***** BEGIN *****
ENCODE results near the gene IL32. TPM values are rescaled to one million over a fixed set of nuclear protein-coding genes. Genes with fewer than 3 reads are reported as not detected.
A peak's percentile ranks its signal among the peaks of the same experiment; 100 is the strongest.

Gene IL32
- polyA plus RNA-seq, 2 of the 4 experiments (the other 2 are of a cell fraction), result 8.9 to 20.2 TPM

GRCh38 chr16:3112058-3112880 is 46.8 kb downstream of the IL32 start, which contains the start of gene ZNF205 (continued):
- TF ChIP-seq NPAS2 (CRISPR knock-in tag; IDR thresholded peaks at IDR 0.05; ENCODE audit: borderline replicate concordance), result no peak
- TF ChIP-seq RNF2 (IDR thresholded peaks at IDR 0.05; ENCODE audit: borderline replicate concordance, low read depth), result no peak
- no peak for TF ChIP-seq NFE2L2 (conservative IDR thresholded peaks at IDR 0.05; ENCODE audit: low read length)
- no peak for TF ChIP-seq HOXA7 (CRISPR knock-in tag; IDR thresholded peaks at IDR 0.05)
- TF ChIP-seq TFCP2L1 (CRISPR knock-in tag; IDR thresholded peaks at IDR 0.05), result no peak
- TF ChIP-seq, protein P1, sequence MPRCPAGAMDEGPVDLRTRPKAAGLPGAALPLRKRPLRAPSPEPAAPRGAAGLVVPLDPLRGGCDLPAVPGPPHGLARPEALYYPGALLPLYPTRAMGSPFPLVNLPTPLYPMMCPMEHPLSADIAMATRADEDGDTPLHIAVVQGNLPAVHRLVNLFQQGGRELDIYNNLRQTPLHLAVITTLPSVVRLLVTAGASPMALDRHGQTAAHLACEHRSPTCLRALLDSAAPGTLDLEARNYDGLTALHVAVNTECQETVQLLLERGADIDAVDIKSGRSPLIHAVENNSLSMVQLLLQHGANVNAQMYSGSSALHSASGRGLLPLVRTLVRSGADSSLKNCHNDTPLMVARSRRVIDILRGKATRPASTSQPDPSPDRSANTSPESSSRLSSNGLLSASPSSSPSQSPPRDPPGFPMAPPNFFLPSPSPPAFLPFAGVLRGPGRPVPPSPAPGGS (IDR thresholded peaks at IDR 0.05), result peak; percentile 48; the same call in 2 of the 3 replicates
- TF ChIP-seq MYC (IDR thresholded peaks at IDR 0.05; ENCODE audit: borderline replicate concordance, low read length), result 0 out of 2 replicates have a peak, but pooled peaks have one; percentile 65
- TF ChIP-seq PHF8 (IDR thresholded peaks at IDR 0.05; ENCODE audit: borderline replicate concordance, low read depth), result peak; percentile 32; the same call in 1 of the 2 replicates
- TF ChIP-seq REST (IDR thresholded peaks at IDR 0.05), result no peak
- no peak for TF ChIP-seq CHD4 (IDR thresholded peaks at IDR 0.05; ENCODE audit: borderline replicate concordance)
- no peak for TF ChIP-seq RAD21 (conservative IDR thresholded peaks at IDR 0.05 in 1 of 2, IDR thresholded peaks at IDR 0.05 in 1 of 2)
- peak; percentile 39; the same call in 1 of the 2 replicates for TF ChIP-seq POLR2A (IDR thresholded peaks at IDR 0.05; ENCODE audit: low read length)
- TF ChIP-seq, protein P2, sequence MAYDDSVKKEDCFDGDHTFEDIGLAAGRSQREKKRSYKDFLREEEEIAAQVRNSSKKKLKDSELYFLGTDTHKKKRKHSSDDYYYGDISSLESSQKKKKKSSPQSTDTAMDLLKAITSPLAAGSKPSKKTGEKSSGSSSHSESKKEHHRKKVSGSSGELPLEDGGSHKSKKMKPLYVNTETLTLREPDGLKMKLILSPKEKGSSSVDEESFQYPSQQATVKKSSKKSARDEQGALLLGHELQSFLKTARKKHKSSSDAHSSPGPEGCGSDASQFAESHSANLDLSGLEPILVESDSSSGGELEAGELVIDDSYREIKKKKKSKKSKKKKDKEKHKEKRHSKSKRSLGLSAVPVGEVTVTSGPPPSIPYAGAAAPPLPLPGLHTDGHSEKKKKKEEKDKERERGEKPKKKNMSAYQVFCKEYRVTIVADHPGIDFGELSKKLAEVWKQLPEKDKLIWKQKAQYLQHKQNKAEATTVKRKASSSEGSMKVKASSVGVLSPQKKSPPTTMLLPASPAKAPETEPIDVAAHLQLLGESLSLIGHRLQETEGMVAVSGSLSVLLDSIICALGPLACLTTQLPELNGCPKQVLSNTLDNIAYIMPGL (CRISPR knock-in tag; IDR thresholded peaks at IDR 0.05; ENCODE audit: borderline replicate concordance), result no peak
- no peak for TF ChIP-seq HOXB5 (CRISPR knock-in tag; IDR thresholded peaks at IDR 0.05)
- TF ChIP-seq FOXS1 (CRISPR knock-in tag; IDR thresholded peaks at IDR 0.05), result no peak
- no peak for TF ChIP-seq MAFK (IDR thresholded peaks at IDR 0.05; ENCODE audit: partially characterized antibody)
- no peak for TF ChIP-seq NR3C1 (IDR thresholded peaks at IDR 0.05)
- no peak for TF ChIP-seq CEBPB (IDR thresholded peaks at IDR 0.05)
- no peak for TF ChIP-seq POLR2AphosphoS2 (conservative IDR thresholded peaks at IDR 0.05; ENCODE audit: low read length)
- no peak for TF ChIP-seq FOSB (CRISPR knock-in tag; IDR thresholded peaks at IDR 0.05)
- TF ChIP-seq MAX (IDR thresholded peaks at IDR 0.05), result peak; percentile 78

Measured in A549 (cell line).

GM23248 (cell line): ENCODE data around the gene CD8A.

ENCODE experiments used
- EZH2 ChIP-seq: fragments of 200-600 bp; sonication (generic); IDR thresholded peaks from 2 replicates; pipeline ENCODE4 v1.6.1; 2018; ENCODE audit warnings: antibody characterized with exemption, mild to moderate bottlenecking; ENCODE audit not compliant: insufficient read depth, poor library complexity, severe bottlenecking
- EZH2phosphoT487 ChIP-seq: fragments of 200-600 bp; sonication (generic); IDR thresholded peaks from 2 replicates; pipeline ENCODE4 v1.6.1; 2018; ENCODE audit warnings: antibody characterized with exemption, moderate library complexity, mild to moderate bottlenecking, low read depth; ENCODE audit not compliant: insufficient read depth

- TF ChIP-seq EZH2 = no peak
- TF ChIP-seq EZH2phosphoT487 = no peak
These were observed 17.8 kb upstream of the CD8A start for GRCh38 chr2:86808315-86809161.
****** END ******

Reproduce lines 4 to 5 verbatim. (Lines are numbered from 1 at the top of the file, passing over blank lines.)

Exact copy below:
- polyA plus RNA-seq, 2 of the 4 experiments (the other 2 are of a cell fraction), result 8.9 to 20.2 TPM

GRCh38 chr16:3112058-3112880 is 46.8 kb downstream of the IL32 start, which contains the start of gene ZNF205 (continued):